Fig. 6
figure 6

Conserved Entoporibacteria extracellular polysaccharide capsule assembly operon. Functional assignments for predicted proteins are based on the IMG-MER annotation pipeline [46]

A large number of Poribacteria arylsulfatases are predicted to encode enzymes with choline sulfatase activity, a key component of both synthetic and degradative pathways for glycine betaine. This compound is used as a compatible solute to counter osmotic dehydration stress in bacteria and some archaea [79]. Some Poribacteria choline sulfatases are located adjacent to predicted ectoine hydroxylase family proteins, which may be involved in metabolism of the osmolyte hydroxyectoine [80]. The presence of predicted transporters for both betaine and ectoine combined with the absence of canonical synthetic operons for these compounds suggests their potential use as nutritional resources when not required for osmoregulation.

DNA defense-related gene families for restriction endonucleases and DNA methylases were dramatically increased in Entoporibacteria (Fig. 5), consistent with previous observations of enrichment in pooled Aplysina aerophoba sponge metagenomes containing Poribacteria [5]. These results suggest potentially greater exposure to phage predation, further supported by elevated numbers of transposases and CRISPR repeat domains. Increased DNA defense-related gene abundance is consistent with the greatly expanded repertoire of type II toxin–antitoxin pairs in Entoporibacteria, potentially creating persister cells capable of surviving population-wide viral sweeps. The recovery of five completely independent Entoporibacteria genomes from a single Pseudoceratina sp. sponge sample (PCPOR1, PCPOR2, PCPOR2a, PCPOR2b, and PCPOR4) also supports a model of environmentally selective genome modification pressure.

Relative abundance of Poribacteria in sponge hosts

Bacterial community abundance measurements based on 16S rRNA genes are known to over-report taxonomic groups with higher rRNA gene copy numbers, while measurements based on unamplified metagenomic reads can be impacted by differing genome sizes. Both methods are susceptible to artifacts arising from database incompleteness, preventing classification of novel species. These biases cannot readily be corrected in environmental samples containing unidentified taxa, where 16S rRNA gene copy number and genome sizes for many community members are unknown. To address these potential limitations, sponge microbial community abundances for Poribacteria were analyzed by comparing results utilizing both techniques.

Measurements of Poribacteria relative abundance based on 16S rRNA gene analysis were approximately fivefold higher with newly designed primer set 515Fsp/806Rsp compared to “universal” V4 region primer set 515FB/806RB (Fig. 7). To maintain a total value of 100%, relative abundances for non-Poribacteria taxonomic groups were correspondingly reduced (Supplementary Figure S5). It was not possible to determine whether differences in non-Poribacteria abundance might be due to discriminatory bias by one primer set or the other, because the true, unbiased taxonomic composition of these natural samples is unknown. For sponge samples from Pseudoceratina, Dysidea, and Melophlus, Poribacteria abundance gains with the new primers were more than threefold larger than corresponding losses in any other individual taxonomic group. The gain in Poribacteria abundance with primer set 515Fsp/806Rsp was not larger than corresponding losses in other taxa for the Agelas sample, perhaps linked to low Poribacteria abundance.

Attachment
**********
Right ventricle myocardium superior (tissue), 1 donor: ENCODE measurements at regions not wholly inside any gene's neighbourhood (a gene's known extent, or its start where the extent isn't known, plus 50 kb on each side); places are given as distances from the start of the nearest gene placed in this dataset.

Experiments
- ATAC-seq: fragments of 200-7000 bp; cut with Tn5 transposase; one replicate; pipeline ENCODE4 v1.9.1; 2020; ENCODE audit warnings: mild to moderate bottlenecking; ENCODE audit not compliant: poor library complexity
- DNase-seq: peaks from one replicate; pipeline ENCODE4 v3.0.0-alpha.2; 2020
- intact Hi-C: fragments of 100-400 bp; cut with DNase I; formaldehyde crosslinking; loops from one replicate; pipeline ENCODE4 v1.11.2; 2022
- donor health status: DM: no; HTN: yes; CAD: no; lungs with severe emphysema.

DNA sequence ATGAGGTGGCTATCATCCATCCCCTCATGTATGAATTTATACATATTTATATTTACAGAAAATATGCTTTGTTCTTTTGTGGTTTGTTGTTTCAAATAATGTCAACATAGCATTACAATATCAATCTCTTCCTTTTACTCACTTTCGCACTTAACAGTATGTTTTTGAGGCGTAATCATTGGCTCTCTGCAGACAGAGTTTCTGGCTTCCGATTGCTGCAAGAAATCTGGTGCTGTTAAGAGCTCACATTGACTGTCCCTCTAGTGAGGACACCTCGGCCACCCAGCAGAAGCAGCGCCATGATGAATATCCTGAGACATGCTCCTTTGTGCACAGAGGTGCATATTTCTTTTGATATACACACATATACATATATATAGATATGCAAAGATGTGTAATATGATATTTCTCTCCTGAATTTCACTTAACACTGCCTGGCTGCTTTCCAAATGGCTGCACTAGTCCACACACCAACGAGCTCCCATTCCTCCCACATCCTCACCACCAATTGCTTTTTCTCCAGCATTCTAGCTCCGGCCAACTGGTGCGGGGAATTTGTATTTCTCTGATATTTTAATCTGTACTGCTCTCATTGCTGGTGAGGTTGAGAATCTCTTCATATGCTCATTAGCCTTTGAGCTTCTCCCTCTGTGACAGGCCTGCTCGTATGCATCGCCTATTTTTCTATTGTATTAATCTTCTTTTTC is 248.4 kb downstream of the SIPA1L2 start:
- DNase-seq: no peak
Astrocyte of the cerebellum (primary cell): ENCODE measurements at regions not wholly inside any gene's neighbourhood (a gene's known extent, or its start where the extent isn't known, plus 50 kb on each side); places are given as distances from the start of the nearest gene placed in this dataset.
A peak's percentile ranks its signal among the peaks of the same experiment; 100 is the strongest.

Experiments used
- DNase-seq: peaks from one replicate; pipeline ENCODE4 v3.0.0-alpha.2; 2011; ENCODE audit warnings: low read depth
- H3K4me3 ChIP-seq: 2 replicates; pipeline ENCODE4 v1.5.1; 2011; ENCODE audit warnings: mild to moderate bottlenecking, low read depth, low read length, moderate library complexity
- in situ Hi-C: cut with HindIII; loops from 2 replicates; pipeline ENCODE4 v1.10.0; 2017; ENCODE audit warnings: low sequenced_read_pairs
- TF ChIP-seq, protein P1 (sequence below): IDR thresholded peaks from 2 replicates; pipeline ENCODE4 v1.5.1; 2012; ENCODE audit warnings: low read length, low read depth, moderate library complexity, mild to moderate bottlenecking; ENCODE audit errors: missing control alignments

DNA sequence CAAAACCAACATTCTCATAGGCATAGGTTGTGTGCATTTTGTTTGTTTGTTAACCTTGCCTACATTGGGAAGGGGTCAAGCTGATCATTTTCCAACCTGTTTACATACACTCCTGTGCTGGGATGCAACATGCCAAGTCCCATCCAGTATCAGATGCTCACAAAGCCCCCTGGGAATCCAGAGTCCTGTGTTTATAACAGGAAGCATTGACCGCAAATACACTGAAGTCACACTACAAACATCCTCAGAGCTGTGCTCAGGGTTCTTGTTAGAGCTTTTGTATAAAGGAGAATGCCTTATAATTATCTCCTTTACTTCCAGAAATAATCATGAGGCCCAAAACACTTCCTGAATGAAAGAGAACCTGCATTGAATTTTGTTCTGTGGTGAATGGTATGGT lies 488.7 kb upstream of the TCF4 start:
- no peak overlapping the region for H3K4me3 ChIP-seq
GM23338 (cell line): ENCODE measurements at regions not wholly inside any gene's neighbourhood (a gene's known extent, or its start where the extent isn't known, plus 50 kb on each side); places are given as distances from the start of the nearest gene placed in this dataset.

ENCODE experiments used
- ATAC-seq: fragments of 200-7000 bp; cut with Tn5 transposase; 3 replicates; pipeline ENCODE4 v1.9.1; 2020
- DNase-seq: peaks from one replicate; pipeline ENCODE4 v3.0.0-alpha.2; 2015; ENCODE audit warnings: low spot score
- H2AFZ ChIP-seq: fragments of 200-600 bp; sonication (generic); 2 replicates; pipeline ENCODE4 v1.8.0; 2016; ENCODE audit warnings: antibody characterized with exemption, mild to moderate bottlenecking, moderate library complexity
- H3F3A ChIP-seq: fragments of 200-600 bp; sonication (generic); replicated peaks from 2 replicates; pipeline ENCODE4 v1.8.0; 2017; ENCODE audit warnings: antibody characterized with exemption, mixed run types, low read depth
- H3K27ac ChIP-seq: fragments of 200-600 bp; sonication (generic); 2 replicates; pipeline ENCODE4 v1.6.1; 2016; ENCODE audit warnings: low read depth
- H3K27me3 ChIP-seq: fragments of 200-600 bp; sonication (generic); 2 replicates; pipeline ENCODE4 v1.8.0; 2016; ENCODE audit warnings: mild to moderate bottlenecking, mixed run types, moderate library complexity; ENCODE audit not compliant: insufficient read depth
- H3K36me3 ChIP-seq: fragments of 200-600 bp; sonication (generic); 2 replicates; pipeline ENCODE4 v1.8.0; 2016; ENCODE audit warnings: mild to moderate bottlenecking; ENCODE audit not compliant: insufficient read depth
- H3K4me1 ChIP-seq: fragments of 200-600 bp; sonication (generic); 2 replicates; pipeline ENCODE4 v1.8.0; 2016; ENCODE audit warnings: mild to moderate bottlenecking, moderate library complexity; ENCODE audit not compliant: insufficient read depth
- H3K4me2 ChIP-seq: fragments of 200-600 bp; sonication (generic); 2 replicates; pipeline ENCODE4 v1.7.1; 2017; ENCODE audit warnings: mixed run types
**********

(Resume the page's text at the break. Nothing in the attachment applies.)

Fig. 7
figure 7

Relative abundance of Poribacteria in sponge microbial communities. P1 16S primer set 515FB/806RB (Earth Microbiome Project), P2 16S primer set 515Fsp/806Rsp (sponge-poribacteria adjusted), UA unamplified metagenomic reads, mapped to database protein sequences using the DarkHorse algorithm [42]

Impaired Poribacteria detection with primer set 515FB/806RB was further corroborated by relative abundance values that were 8- to 10-fold lower than those obtained using unamplified metagenomic reads for samples from Pseudoceratina, Dysidea, and Melophlus, versus only 1.5- to 1.8-fold lower for these same samples using primer set 515Fsp/806Rsp. In the Agelas sample, Poribacteria abundances with the 515FB/806RB primers were 37-fold lower than metagenomic estimates, versus 6-fold lower with primer set 515Fsp/806Rsp. These results are consistent with previously reported non-linearity of primer bias effects [81, 82], which may be exaggerated at lower relative abundance levels.

The 515FB and 806RB primers each contain nucleotide mismatches to some (806RB) or all (515FB) 16S rRNA genes from assembled Poribacteria genomes (Supplementary Figure S6a–c). These mismatches apparently hindered, but did not completely abolish amplification in the four sponge samples tested here, perhaps reflecting clade-specific alignment differences to primer 806RB (Supplementary Figure S6a) that might allow some Poribacteria strains to be more easily detected than others. All known mismatches have been corrected in primer pair 515Fsp/806Rsp, but many other widely used primers, including historical favorite 27F [83], contain two or more mismatches to Poribacteria 16S rRNA genes, making successful amplification highly unlikely (Supplementary Figure S6a).

Potential environmental adaptations